Gas stoves linked to childhood asthma cases

Fumes given off by gas stoves have been identified as the cause of one in eight cases of childhood asthma in the USA, according to new research by Harvard Medical School.

Around five million children in the USA have asthma and the new report suggests that 650,000 of those could be triggered by the gas stoves in their homes.

From 2025 new-build properties in the UK will no longer be provided with a gas supply, while over in the USA, the federal government has not made a commitment either way so far, but certain states and cities already have bans in place.

Around a third of USA households use gas stoves, while in the UK that amount is much higher. Although there has been a fall in the popularity of gas ovens in the UK from 50% in 2005 to 38% in 2017, according to Statista’s figures, BEIS says that gas hob ownership in the UK was around 60% in 2020.

During cooking gas stoves give off nitrogen dioxide, which is a known lung irritant. A report by US energy practices institute, the RMI, found that cooking and baking give off “high concentrations of nitrogen dioxide”. According to the Lancet medical journal, almost two million new childhood asthma cases worldwide were linked to nitrogen dioxide pollution in 2019.

The Harvard Medical School also found that emissions for the stove occurred even when appliances are turned off, creating indoor air pollutant levels that are several times worse than pollution experienced outdoors from car traffic and heavy industry.

As regulation on gas stoves is determined by the individual US state or city, some areas of the USA have started to phase out or ban gas stoves in new homes, like New York City has made a total ban for all gas hook-ups in new buildings.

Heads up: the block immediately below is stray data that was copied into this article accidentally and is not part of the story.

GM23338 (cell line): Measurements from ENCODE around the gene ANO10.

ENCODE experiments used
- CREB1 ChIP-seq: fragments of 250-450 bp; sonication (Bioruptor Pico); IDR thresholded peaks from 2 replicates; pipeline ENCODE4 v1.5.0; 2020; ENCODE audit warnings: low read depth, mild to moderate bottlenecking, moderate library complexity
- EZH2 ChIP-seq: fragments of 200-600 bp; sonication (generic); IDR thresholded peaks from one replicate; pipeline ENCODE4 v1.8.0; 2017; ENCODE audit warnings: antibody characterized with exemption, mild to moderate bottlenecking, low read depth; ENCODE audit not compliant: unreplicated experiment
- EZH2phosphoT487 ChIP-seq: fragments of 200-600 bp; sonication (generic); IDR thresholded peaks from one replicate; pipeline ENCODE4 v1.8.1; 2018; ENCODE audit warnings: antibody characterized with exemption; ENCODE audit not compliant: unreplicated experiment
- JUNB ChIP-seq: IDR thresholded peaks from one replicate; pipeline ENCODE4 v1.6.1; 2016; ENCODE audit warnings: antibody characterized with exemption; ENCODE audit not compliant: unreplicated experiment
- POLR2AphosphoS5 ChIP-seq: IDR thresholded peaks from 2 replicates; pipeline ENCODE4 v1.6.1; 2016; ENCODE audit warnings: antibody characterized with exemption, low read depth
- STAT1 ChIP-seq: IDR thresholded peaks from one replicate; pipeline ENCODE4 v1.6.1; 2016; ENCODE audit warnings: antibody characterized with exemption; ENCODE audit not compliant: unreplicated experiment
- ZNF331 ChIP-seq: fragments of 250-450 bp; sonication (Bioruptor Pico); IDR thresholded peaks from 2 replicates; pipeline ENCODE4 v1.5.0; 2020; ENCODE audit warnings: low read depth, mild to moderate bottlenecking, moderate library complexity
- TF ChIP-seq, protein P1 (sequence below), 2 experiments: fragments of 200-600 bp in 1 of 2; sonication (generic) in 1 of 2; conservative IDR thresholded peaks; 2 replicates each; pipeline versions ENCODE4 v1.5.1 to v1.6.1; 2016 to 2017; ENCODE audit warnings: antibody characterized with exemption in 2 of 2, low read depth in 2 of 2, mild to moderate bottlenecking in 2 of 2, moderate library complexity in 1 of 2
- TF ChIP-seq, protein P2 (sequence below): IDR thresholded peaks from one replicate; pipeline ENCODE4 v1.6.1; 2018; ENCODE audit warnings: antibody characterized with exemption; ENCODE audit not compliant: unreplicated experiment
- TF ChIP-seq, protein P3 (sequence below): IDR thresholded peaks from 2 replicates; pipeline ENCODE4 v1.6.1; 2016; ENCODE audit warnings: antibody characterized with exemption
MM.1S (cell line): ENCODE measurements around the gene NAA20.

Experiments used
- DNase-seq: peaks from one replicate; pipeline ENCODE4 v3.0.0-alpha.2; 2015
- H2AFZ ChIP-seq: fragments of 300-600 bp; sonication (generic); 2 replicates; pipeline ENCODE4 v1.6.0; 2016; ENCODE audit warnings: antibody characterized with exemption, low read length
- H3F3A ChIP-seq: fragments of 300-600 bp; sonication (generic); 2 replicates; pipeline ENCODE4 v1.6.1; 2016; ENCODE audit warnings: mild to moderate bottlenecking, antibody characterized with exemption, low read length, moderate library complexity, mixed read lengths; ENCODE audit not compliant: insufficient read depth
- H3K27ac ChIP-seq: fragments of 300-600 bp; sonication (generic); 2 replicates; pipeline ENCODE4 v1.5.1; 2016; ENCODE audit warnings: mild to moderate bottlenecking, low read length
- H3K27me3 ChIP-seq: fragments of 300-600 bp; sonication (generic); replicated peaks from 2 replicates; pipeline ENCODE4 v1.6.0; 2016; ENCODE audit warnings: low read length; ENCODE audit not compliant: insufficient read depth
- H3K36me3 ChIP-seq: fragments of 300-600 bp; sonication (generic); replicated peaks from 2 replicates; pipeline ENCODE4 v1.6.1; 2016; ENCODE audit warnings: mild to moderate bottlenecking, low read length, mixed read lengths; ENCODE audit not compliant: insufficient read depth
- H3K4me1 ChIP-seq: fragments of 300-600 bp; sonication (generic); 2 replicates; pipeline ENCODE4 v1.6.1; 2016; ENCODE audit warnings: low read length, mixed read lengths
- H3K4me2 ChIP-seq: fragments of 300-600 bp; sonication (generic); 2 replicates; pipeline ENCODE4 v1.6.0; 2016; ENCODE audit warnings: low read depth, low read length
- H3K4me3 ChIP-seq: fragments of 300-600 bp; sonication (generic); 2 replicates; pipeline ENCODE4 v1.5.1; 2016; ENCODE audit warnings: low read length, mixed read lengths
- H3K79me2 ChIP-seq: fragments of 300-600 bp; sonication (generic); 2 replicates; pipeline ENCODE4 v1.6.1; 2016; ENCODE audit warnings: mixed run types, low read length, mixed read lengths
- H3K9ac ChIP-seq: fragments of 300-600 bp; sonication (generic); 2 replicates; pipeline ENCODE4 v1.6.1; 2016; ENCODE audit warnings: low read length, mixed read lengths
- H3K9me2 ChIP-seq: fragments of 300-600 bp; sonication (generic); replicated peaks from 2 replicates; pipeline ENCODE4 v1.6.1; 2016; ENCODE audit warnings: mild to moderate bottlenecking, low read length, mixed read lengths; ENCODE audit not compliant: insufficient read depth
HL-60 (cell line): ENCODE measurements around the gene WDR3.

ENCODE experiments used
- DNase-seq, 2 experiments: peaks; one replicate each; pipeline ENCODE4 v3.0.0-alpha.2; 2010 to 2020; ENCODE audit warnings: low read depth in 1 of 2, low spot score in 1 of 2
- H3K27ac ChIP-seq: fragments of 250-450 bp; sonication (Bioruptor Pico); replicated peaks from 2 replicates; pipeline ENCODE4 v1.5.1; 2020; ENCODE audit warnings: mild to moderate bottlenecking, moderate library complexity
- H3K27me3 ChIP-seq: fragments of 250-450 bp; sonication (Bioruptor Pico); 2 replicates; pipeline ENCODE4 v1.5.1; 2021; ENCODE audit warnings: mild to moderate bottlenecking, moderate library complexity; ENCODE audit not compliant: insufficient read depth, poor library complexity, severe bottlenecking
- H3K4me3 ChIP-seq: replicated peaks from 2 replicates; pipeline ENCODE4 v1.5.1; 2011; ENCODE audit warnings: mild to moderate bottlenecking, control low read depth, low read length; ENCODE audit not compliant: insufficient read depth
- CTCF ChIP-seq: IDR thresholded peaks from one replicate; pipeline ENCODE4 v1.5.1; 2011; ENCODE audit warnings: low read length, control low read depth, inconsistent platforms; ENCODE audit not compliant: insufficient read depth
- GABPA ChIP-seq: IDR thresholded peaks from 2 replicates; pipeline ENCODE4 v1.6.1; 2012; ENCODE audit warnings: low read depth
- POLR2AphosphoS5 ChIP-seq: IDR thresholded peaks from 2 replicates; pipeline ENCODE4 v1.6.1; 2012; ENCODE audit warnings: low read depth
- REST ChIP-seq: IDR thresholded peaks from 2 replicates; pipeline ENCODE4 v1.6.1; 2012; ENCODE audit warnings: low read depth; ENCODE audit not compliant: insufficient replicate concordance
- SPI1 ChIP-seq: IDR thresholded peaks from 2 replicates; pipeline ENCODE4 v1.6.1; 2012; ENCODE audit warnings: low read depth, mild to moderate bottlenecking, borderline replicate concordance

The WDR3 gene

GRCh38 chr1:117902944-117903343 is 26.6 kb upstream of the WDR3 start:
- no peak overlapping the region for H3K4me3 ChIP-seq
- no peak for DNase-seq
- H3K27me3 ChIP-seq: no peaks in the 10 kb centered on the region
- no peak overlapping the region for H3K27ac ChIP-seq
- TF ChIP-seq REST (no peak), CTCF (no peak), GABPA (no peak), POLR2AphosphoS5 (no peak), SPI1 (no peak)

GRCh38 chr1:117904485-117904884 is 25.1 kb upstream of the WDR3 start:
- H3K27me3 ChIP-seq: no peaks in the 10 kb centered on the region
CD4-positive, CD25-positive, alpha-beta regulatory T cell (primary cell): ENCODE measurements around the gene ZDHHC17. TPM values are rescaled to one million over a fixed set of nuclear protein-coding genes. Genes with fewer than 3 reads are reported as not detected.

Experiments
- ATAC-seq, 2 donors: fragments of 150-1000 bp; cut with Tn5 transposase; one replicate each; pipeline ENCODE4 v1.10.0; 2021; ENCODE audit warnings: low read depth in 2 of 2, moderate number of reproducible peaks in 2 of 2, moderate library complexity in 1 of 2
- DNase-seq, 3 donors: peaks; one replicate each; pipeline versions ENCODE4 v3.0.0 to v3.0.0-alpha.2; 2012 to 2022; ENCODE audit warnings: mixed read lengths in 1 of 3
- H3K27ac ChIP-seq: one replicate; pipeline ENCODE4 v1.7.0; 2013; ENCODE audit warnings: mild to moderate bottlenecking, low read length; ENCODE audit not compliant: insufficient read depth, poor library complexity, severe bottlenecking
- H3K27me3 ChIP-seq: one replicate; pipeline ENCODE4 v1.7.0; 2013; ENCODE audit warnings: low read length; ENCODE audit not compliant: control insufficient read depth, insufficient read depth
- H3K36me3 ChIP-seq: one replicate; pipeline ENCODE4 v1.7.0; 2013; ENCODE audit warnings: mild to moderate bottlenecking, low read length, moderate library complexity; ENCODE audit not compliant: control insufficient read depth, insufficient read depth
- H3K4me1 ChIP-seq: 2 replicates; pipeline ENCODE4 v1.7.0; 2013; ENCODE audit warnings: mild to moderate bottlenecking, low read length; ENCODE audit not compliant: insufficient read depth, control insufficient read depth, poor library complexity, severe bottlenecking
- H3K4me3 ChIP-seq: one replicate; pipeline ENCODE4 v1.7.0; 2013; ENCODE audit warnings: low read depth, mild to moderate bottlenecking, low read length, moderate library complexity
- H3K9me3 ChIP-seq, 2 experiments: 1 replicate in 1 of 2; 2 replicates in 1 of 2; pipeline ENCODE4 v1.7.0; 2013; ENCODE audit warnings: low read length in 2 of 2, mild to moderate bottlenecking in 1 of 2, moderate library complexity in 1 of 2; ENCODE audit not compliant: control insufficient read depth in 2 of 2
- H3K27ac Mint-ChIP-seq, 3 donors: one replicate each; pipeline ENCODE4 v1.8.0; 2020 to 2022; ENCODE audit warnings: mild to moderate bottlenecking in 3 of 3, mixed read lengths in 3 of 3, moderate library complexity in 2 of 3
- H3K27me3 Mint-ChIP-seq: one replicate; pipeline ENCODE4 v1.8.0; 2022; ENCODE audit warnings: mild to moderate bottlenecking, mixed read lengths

Richard Trumka, a commissioner at the US consumer product safety commission, said: “We need to be talking about regulating gas stoves, whether that’s drastically improving emissions or banning gas stoves entirely. And I think we ought to keep that possibility of a ban in mind, because it’s a powerful tool in our tool belt and it’s a real possibility here.”

The Harvard Medical School has made some suggestions of things that people can do to lower the risk in their homes. The first is having good ventilation by opening windows while you cook and using fans and extractors to move the air out of the kitchen. Using air purifiers can also improve air quality overall, especially if they have a high clean air delivery rate (CADR).  

Another suggestion from the Harvard Medical School is switching to electric appliances and using the gas stove less often. Switching the gas stove out all together and replacing them with the and an eclectic option or using a slow cooker, pressure cooker or microwave instead.

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